Delphic maxims

Set of maxims inscribed on the Temple of Apollo at Delphi / From Wikipedia, the free encyclopedia

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The Delphic maxims are a set of maxims inscribed on the Temple of Apollo at Delphi. Originally, they were said to have been given by the Greek god Apollo's Oracle at Delphi, Pythia, and therefore were attributed to Apollo.[1] Plato attributed them to the Seven Sages of Greece,[2] as did the 3rd-century doxographer Diogenes Laertius[3] and the 5th-century scholar Stobaeus.[4] Contemporary scholars, however, hold that their original authorship is uncertain, and that "most likely they were popular proverbs, which tended later to be attributed to particular sages".[5] Roman educator Quintilian argued that students should copy these aphorisms often to improve their moral core.[6] Perhaps the most famous of these maxims is "know thyself", which was the first of three maxims carved above the entrance to the Temple of Apollo at Delphi.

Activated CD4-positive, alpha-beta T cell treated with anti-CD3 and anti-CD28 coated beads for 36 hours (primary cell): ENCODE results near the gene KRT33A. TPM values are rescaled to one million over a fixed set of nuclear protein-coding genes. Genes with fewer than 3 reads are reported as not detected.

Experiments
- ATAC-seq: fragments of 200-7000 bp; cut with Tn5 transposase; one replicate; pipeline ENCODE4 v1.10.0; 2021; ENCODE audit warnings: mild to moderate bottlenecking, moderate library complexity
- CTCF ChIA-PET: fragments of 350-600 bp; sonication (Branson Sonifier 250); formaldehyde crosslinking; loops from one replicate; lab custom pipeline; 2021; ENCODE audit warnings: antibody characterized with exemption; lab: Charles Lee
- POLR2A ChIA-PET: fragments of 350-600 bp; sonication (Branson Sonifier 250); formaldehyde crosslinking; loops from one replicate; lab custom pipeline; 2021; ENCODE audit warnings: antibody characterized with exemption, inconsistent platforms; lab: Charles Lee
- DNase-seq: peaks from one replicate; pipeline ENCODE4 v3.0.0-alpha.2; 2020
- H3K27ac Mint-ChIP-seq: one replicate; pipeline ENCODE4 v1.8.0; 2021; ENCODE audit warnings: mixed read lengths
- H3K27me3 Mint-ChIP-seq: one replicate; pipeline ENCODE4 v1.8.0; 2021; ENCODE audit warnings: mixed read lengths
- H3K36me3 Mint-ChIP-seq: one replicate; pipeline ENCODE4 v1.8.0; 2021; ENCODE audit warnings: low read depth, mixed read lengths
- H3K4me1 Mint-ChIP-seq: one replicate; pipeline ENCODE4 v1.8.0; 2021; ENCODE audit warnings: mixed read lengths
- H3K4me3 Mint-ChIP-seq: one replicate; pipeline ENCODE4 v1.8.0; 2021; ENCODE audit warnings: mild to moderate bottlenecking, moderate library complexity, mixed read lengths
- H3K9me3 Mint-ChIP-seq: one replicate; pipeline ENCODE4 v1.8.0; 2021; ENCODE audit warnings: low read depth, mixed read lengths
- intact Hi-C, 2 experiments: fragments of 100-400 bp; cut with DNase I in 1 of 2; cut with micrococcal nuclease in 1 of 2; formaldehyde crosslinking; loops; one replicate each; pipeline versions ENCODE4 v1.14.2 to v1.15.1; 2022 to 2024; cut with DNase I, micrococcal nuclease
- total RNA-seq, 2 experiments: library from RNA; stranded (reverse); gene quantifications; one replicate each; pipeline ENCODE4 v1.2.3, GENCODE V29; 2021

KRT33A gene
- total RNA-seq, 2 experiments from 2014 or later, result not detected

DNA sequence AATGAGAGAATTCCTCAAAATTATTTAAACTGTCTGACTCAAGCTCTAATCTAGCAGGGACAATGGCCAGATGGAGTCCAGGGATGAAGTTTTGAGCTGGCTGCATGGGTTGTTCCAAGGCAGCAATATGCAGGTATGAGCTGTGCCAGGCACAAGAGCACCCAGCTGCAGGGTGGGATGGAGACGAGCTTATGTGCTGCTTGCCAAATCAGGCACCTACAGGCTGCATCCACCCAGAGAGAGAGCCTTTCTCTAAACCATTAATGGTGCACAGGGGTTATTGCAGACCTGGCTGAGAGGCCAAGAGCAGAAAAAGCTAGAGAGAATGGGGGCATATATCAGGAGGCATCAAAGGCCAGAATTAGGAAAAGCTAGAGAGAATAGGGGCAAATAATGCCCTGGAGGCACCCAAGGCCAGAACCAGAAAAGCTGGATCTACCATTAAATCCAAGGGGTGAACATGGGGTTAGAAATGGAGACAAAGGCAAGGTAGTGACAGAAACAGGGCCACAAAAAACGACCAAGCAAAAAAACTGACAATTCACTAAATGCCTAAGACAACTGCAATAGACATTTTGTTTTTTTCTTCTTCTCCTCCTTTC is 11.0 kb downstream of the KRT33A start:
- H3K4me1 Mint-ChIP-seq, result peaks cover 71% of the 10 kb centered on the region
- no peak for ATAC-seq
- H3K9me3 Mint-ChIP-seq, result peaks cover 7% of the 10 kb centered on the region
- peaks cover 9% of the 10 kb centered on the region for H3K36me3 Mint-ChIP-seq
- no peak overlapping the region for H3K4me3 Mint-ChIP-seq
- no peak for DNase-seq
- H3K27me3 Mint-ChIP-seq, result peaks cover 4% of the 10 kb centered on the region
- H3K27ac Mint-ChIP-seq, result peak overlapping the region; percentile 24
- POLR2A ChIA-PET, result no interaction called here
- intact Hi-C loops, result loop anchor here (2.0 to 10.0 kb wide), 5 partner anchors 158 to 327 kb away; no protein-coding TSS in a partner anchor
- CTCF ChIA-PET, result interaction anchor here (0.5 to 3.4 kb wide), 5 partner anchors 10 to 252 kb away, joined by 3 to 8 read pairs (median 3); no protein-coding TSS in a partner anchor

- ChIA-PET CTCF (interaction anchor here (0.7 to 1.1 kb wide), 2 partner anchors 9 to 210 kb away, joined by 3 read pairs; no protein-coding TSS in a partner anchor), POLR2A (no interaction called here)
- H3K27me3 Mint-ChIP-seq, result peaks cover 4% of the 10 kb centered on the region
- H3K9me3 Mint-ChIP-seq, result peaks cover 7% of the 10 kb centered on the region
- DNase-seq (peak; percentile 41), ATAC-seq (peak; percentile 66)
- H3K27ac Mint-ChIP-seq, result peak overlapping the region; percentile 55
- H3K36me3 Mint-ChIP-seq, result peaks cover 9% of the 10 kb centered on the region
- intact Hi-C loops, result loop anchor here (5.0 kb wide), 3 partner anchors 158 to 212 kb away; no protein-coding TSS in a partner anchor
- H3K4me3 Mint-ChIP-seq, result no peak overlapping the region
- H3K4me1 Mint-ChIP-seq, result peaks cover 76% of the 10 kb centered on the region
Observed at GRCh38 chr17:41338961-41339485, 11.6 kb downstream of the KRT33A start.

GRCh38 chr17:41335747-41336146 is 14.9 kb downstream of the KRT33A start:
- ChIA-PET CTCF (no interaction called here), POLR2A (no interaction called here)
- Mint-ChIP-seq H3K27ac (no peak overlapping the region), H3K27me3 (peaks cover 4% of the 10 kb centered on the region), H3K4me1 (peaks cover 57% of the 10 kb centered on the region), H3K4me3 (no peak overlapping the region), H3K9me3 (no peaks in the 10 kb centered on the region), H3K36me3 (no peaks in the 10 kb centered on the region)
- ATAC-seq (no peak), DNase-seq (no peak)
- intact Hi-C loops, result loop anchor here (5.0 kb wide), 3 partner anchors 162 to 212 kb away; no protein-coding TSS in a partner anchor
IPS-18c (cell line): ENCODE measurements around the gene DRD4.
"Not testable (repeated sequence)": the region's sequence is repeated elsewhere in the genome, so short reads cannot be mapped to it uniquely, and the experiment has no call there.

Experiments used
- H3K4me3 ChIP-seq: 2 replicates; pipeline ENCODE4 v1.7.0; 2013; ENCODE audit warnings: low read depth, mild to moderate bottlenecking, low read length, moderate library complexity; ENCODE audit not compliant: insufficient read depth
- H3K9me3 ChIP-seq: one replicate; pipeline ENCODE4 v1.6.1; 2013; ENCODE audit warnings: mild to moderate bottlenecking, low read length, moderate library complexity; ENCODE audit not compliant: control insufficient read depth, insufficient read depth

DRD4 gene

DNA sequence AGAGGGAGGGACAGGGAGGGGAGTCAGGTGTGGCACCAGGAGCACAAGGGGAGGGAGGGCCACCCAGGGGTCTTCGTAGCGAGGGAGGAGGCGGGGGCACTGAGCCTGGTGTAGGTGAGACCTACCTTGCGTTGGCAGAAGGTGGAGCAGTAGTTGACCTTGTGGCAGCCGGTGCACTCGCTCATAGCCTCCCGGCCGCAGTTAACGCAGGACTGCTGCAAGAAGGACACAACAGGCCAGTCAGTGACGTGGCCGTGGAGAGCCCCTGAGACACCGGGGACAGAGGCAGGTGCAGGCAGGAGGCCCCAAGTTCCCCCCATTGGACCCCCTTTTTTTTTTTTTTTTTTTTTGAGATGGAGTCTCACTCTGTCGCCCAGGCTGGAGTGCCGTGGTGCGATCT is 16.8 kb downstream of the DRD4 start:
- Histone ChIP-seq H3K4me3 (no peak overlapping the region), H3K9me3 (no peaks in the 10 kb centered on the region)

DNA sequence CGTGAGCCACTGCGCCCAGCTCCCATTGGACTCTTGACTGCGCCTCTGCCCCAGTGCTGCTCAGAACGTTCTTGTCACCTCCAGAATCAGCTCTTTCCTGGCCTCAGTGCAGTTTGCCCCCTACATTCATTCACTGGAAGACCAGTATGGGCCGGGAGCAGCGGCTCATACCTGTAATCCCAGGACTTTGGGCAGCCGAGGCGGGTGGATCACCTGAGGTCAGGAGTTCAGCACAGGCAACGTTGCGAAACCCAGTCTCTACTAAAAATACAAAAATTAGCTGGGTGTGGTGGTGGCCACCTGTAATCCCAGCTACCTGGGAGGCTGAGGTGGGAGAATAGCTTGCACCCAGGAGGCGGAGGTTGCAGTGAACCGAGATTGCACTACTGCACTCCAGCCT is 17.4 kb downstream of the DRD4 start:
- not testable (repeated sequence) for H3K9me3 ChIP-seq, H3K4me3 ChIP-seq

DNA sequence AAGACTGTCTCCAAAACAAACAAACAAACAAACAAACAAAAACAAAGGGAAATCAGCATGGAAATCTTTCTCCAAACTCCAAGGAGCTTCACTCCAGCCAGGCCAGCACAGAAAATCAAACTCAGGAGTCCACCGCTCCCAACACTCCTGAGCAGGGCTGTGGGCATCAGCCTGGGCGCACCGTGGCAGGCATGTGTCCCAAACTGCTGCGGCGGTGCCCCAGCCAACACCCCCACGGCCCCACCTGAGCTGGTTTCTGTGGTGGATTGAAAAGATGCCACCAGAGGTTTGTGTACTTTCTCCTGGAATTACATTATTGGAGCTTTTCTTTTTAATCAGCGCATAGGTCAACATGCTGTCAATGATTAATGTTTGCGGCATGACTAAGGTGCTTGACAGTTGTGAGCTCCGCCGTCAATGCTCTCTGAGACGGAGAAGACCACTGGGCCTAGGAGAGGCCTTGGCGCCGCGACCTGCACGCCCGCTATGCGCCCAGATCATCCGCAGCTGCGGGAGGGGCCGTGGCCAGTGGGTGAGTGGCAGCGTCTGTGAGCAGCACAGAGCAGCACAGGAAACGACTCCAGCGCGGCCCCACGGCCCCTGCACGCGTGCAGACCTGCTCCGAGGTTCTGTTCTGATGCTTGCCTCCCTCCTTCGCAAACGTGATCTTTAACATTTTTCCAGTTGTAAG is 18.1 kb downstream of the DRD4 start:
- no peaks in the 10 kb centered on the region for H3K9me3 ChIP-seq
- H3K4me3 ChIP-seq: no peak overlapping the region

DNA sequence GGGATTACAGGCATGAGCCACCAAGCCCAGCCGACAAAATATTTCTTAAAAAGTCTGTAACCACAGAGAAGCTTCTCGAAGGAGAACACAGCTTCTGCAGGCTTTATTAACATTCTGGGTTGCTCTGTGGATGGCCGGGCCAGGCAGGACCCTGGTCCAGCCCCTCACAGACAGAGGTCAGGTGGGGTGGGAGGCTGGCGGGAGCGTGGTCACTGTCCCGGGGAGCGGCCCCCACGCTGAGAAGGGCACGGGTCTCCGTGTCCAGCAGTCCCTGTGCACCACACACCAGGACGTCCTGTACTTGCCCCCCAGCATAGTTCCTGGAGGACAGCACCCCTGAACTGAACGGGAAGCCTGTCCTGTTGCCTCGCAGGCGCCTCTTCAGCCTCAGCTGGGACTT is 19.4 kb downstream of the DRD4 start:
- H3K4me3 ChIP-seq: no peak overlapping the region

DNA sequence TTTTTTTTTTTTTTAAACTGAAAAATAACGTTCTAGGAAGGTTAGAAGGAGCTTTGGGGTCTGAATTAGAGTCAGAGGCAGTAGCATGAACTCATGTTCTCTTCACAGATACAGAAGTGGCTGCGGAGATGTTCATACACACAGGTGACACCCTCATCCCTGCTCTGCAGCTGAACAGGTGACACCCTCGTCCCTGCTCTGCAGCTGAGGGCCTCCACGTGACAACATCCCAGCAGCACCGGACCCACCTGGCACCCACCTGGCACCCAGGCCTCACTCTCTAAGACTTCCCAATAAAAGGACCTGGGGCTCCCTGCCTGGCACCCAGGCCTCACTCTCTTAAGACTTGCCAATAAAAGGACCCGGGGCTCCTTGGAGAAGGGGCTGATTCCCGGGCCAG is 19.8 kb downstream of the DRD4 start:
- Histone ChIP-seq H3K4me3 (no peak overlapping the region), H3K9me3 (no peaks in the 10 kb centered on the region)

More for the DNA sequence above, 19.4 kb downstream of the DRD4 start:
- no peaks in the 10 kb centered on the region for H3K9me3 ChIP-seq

The specific order and wording of each maxim varies among different versions (and translations) of the text. Not all maxims appear in all versions.